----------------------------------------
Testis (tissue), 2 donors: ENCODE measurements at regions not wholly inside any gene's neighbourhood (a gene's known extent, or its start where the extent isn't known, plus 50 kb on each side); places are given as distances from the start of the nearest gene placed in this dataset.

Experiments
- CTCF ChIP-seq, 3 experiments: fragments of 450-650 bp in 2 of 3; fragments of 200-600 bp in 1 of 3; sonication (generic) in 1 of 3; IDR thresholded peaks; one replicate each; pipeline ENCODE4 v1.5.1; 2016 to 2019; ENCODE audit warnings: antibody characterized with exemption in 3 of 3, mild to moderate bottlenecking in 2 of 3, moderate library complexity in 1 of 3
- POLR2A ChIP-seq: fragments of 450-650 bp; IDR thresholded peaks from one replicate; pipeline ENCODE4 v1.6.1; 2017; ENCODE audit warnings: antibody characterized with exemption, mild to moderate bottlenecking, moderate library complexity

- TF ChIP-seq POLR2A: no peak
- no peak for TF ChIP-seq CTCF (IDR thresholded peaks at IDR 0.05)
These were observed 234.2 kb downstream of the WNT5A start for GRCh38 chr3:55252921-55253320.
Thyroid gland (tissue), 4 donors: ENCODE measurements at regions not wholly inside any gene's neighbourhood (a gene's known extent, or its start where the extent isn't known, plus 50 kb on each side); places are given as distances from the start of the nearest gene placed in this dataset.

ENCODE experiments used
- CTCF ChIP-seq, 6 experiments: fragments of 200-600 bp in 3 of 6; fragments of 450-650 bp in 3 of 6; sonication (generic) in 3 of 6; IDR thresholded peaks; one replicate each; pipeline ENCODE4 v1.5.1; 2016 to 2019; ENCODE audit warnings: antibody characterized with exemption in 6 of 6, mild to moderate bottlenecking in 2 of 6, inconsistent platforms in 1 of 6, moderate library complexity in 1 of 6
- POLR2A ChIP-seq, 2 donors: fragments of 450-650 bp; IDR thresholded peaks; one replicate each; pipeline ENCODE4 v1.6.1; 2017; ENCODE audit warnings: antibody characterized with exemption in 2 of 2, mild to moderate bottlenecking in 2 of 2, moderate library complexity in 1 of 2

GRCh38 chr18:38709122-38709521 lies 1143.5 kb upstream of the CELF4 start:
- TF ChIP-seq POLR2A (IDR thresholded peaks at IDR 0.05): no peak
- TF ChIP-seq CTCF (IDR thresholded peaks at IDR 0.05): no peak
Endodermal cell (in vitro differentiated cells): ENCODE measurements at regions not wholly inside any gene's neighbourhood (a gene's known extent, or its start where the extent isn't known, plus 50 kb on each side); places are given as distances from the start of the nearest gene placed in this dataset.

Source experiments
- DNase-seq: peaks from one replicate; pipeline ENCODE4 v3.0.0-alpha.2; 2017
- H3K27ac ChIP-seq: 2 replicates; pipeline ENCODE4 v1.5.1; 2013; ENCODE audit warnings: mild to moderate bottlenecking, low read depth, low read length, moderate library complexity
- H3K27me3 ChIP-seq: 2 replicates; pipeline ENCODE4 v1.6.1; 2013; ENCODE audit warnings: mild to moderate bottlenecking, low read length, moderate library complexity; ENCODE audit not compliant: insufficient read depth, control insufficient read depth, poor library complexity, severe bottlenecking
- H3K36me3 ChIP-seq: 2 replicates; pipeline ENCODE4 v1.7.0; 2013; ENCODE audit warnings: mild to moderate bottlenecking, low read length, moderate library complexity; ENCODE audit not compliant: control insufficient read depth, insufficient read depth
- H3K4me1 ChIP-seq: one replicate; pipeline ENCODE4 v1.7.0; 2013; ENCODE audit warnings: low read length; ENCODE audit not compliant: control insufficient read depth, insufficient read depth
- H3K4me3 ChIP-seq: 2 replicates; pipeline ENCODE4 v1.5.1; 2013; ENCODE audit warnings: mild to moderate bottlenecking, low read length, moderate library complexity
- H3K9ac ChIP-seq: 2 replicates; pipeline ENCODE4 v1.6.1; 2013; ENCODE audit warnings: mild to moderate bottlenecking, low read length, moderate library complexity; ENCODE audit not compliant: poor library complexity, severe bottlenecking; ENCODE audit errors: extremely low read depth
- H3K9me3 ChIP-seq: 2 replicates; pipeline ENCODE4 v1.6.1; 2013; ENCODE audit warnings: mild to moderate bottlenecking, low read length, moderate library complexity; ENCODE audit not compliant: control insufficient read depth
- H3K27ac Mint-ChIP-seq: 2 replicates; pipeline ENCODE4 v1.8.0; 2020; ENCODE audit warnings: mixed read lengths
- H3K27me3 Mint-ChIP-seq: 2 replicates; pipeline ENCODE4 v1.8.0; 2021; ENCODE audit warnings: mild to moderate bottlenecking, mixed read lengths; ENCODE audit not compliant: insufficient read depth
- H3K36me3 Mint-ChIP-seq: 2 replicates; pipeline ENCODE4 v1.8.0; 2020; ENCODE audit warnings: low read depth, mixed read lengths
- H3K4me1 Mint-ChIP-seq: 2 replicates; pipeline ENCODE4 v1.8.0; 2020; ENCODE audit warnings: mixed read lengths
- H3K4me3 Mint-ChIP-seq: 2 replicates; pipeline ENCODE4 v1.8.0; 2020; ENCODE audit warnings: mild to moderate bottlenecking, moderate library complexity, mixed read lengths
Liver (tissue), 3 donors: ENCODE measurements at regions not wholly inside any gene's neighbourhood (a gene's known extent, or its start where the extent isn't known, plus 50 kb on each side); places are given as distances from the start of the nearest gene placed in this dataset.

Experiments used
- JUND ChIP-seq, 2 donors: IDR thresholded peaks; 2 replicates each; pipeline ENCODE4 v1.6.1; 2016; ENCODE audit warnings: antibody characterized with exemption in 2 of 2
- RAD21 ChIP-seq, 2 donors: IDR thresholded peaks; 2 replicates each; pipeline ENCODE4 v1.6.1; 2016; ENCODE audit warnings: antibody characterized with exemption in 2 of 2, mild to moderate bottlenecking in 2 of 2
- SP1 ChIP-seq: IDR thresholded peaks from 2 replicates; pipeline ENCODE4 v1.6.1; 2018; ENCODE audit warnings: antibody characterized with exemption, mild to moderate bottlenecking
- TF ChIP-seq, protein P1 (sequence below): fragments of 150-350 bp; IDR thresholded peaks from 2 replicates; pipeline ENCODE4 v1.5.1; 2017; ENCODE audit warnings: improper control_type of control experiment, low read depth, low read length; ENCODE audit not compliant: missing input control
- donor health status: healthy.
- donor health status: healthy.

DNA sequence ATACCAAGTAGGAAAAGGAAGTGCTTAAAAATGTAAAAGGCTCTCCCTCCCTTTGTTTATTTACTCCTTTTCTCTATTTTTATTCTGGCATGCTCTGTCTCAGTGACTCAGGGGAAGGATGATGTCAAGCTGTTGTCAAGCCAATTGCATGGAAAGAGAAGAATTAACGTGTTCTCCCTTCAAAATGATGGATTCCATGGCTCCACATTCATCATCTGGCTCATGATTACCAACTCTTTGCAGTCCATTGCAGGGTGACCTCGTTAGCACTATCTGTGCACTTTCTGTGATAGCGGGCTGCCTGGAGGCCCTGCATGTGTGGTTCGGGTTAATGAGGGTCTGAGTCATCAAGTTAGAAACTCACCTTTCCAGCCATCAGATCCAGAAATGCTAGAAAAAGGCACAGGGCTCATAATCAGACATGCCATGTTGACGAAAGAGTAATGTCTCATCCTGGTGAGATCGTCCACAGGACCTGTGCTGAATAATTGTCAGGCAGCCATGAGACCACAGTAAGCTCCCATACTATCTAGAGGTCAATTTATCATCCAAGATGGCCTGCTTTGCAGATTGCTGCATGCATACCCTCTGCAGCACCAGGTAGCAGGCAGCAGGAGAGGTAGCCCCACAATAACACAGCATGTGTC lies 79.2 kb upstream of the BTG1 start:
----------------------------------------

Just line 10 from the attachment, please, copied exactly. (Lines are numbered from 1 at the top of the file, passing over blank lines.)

- CTCF ChIP-seq, 6 experiments: fragments of 200-600 bp in 3 of 6; fragments of 450-650 bp in 3 of 6; sonication (generic) in 3 of 6; IDR thresholded peaks; one replicate each; pipeline ENCODE4 v1.5.1; 2016 to 2019; ENCODE audit warnings: antibody characterized with exemption in 6 of 6, mild to moderate bottlenecking in 2 of 6, inconsistent platforms in 1 of 6, moderate library complexity in 1 of 6